Mary P. Winlock (American, active 1888–1927)
Object Place: Cambridge, Massachusetts, United States
Overall: 13.5 x 4.5 cm (5 5/16 x 1 3/4 in.)
Medium or Technique
Not On View
The small ladle has a shallow, hammered, hemispherical bowl, with a notch at the point of attachment to the handle. The cut-out handle has a rounded tip whose interior is pierced and decorated with a red enameled strawberry design.
This enamel-decorated spoon is a rare survival by Mary P. Winlock. A student of Denman Ross’s design courses in the summer of 1899, Winlock also trained in the shop of George Gebelein, becoming one of several talented women who chose metalworking as a career. In 1901 Winlock became a craftsman member of the Society of Arts and Crafts, Boston, achieving master status in 1920. She participated in the Handicraft Shop cooperative from 1903, exhibiting work at the society in 1907 as a jewelry and metalwork designer. From 1901 to 1927, Winlock also maintained a studio at 59 Langdon Street in Cambridge, Massachusetts. Like many of the female decorative artists of her era, she produced designs for book covers, illustrations, bookplates, and posters.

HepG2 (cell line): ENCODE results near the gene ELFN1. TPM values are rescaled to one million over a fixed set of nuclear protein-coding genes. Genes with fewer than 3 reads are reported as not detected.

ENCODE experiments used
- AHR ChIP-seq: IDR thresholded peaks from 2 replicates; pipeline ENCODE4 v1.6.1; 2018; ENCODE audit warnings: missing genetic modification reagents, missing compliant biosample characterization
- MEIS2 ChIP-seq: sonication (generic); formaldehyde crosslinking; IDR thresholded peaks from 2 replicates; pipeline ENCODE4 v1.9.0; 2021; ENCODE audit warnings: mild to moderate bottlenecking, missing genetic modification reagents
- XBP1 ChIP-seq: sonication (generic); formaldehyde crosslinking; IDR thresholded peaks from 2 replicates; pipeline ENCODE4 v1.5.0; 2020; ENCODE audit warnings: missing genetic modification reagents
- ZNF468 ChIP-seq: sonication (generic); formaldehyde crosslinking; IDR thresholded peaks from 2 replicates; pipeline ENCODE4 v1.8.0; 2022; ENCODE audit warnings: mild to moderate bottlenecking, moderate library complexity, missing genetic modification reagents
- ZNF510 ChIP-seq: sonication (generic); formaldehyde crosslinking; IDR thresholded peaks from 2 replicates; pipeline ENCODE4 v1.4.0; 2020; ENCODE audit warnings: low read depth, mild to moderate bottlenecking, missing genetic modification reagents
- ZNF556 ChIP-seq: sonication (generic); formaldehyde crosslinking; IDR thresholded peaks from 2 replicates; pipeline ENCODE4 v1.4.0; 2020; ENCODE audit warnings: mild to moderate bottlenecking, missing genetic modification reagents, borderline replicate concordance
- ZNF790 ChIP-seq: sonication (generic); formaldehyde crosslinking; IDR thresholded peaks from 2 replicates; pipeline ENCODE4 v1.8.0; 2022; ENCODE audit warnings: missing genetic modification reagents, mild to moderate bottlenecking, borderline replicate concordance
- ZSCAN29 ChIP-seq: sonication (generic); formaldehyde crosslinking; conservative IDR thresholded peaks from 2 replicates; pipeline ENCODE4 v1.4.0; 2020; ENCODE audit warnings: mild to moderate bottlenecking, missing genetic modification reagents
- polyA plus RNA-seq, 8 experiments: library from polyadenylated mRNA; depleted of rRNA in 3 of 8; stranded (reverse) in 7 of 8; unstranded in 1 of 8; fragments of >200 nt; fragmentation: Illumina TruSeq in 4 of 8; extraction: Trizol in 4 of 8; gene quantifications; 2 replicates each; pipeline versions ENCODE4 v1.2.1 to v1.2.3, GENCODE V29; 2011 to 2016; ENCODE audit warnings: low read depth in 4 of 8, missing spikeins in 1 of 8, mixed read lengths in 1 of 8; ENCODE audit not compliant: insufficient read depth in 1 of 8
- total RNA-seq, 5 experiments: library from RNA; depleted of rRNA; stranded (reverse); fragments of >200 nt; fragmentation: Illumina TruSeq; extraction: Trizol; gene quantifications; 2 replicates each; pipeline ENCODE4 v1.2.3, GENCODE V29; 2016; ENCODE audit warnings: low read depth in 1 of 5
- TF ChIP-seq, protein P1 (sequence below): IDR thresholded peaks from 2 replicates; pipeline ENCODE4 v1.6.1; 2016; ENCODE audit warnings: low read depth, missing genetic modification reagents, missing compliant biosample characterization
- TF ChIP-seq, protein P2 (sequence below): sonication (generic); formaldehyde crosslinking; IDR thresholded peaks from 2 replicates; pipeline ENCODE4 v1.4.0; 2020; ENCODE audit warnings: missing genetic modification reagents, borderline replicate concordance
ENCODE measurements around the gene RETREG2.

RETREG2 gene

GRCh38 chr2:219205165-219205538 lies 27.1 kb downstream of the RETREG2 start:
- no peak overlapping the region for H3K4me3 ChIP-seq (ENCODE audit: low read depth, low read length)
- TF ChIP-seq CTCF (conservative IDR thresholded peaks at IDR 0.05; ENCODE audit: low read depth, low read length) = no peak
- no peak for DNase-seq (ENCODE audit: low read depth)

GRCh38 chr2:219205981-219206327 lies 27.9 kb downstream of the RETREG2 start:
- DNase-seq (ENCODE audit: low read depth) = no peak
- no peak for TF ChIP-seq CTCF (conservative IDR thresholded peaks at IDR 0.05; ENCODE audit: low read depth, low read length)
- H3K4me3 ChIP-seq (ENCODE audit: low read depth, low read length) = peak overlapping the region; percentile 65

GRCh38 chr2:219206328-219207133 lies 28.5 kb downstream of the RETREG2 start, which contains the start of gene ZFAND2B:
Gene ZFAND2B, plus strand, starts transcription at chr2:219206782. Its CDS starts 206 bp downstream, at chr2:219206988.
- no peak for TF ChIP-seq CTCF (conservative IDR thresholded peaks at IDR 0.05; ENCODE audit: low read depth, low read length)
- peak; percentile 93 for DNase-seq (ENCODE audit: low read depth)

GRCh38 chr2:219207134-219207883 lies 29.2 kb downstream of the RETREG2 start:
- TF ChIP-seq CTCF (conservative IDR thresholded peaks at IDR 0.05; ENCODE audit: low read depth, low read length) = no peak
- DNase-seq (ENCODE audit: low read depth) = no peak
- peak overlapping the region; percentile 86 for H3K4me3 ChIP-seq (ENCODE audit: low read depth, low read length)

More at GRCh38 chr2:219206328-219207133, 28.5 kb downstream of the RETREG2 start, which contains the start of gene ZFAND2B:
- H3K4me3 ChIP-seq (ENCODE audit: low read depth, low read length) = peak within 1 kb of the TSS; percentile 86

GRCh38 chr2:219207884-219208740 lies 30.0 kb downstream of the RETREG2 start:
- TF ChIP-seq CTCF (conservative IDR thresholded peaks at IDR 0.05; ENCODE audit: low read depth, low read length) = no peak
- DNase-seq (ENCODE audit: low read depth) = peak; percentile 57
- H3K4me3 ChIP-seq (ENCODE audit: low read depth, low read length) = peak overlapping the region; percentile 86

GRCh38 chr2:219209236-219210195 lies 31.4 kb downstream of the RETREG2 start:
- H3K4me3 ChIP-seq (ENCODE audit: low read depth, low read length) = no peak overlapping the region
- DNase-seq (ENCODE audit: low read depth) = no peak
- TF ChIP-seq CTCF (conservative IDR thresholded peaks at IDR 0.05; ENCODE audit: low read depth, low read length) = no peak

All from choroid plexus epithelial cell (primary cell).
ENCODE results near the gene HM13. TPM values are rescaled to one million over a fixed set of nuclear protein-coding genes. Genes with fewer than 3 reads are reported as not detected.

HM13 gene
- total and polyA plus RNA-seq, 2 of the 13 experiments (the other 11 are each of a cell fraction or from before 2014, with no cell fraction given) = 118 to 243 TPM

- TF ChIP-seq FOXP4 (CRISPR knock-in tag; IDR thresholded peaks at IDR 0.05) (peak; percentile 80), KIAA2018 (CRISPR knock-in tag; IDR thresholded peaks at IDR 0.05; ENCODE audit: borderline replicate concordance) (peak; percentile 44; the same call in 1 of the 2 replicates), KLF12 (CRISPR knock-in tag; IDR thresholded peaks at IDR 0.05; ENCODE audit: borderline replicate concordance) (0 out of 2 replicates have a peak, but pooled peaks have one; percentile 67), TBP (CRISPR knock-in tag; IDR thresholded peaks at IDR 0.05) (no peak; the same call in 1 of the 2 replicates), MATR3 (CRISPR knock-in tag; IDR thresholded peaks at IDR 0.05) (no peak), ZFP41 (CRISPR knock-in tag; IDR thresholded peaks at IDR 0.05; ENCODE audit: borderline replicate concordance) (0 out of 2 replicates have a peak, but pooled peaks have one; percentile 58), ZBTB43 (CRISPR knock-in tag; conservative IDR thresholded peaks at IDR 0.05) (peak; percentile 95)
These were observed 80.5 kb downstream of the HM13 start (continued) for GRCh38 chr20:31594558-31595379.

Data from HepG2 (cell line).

This text has been adapted from “Silver of the Americas, 1600-2000,” edited by Jeannine Falino and Gerald W.R. Ward, published in 2008 by the MFA. Complete references can be found in that publication.
“M. P. W. STERLING” struck incuse on back of handle.
Descended in the family of silversmith George C. Gebelein, who worked with Winlock at the Handicraft Shop. Purchased from the estate of J. Herbert Gebelein, George Gebelein's son, in 1987 with funds provided by Gertrude Atwood.
Museum purchase with funds donated by Gertrude S. Atwood